What's a Little Rainbow Crosswalk Between Friends?

Plan to celebrate the gayborhood heads to Council

What's a Little Rainbow Crosswalk Between Friends?
photo by Jana Birchum

West Hollywood, Calif., started a phenomenon in 2012 when they painted the gayborhood's crosswalks with the colors of the freedom flag. Cities such as London, San Francisco, Toronto, and Vancouver have since followed suit, most without controversy. However, a request to paint rainbows on Bettie Naylor Street (W. Fourth) here in Austin is getting some surprise pushback.

When Paul Huddleston, president of the Austin Pride Foundation, and Council Member Mike Mar­tin­ez held discussions with local business owners, the two were met with unexpected hostility from the Hangar, Truluck's, Cedar Street Court­yard, and Péché. "I was blown away by what I was hearing," said Steph Smith, business development director of L Style G Style. "In a public meeting at City Hall, people were actually visibly angered by the idea."

Rob Pate, Péché's owner, said, "Oilcan's, Castro's, and Rain are absolutely wonderful neighbors, but when you deviate from the norm, it could open a Pandora's box."

Some of the objectors felt they had succeeded in putting the kibosh on the conversation altogether by declaring anything but standard white crosswalks illegal. We made a few phone calls. Texas' adoption of crosswalk art actually predates the California rainbow crosswalk idea by several years. Hous­ton's Museum of Fine Arts installed kinetic op-art on several adjacent crosswalks in 2009. Minnette Boesel, special assistant to Houston Mayor Annise Parker on cultural affairs, was quick to reply when asked about the legal and safety concerns: "There have been none that I am aware of. Everyone loves [the crosswalks]. I've never heard anything but praise for them."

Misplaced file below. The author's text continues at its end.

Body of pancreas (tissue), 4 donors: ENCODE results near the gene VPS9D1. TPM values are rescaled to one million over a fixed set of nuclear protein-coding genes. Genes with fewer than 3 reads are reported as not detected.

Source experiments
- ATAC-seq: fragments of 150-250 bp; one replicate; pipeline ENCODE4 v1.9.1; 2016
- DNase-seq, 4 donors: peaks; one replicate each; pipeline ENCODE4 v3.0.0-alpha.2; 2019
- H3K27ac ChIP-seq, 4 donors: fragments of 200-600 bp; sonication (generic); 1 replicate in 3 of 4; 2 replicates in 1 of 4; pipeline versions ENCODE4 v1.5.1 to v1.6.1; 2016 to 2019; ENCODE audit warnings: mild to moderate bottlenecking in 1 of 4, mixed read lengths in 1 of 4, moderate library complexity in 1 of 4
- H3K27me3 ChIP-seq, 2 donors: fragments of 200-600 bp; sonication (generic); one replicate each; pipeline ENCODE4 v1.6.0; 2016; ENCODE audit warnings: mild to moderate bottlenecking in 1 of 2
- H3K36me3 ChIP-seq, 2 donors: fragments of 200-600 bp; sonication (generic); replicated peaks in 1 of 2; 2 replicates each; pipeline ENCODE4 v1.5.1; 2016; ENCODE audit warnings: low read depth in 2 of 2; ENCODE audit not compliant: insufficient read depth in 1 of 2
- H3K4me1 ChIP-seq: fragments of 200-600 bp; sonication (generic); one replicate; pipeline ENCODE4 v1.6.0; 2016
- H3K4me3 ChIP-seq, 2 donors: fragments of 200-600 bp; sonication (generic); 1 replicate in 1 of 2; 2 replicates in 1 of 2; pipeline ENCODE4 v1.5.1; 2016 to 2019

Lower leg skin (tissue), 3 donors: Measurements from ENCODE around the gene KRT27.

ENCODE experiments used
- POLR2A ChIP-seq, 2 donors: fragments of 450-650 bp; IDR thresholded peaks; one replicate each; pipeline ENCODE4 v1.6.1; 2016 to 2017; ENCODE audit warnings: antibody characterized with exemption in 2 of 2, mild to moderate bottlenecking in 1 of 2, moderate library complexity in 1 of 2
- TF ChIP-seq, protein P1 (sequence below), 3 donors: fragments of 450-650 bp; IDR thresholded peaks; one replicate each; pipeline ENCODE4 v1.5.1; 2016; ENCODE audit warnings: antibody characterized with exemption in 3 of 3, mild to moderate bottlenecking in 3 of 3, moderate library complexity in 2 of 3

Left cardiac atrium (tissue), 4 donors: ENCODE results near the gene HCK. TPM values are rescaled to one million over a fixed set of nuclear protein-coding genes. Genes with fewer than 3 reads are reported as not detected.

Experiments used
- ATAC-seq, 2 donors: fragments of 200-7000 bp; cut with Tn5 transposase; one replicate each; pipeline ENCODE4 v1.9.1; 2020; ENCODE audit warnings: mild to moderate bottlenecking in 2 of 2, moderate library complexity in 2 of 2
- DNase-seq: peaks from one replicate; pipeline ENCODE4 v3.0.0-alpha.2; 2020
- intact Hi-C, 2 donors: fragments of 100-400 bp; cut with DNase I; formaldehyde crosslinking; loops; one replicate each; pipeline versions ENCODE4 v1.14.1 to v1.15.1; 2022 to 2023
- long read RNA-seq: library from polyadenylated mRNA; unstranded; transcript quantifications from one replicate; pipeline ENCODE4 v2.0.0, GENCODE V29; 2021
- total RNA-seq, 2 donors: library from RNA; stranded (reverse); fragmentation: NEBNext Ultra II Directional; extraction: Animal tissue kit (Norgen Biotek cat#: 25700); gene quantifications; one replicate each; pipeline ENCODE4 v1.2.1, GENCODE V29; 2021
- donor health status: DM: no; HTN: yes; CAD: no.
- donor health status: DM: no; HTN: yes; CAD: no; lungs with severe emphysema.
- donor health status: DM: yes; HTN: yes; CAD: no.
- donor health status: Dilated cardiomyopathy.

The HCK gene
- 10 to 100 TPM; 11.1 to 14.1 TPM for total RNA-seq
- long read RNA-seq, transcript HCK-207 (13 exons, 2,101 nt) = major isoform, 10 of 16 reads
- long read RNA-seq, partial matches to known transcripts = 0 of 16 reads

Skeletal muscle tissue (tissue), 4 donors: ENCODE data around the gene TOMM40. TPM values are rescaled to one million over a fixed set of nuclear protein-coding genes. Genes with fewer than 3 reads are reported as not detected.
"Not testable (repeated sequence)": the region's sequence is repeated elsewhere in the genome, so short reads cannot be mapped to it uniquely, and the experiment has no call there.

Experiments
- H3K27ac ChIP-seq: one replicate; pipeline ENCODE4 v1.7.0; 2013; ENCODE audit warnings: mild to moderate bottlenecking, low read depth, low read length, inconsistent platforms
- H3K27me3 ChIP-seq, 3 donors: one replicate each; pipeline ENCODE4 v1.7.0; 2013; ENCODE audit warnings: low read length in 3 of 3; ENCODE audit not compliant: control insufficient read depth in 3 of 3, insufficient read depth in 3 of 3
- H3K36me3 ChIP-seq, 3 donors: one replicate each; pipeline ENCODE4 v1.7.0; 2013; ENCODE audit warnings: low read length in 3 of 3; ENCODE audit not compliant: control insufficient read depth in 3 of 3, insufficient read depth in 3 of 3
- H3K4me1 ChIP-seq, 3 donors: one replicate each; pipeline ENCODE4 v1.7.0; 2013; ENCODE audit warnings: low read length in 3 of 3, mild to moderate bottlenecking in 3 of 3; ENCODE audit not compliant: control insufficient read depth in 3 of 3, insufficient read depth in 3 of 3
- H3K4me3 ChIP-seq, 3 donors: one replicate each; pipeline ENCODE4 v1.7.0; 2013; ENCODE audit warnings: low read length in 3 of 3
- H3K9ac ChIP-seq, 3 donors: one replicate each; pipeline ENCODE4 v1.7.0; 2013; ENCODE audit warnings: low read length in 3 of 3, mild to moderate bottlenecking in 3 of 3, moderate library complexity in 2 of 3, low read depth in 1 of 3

The city of Austin is required to follow standards set by TxDOT, as outlined in the Texas Manual on Uniform Traffic Control Devices. The manual states, "Crosswalk lines shall be solid white lines marking both edges of a crosswalk. They shall not be less than six inches in width and should not be spaced less than six feet apart." Typically, cities that do decorate, simply paint rainbow colors between horizontal white lines. Thus far, none of the cities on the rainbow list are in Texas, but most still bear the colors, by one means or another. When conservatives in Sydney successfully campaigned to remove rainbows painted for the city's 2013 Mardi Gras celebration, the community responded by creating D.I.Y. chalked crosswalks all over the city. In protest of Russia's anti-gay crackdown, Swedish activists installed similar crosswalks by the Russian embassy in Stock­holm, and Sydney did likewise, even raising a rainbow flag on the embassy's pole.

Martinez, who supports the proposal, hopes "to initiate a full conversation through our Arts Commission and gather stakeholder input." As this minor spark of contention shows, we might not be as gay-friendly as our reputation purports. Huddleston diplomatically offers, "Our city is diverse and accepting, and being the capital of Texas, we have every viewpoint possible represented here. Austin is definitely a gay-friendly city, but just like anywhere, some of us have some growing up to do before we can all experience the love that builds a true community."

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KEYWORDS FOR THIS STORY

LGBT rights, Pride, gayborhood, Bettie Naylor Street, Mike Martinez, Paul Huddleston, Hangar, Truluck's, Cedar Street Courtyard, Péché, crosswalks, rainbow flag, Steph Smith, L Style G Style, Oilcan Harry's, Castro, Rain, Rob Pate, Houston, TxDOT

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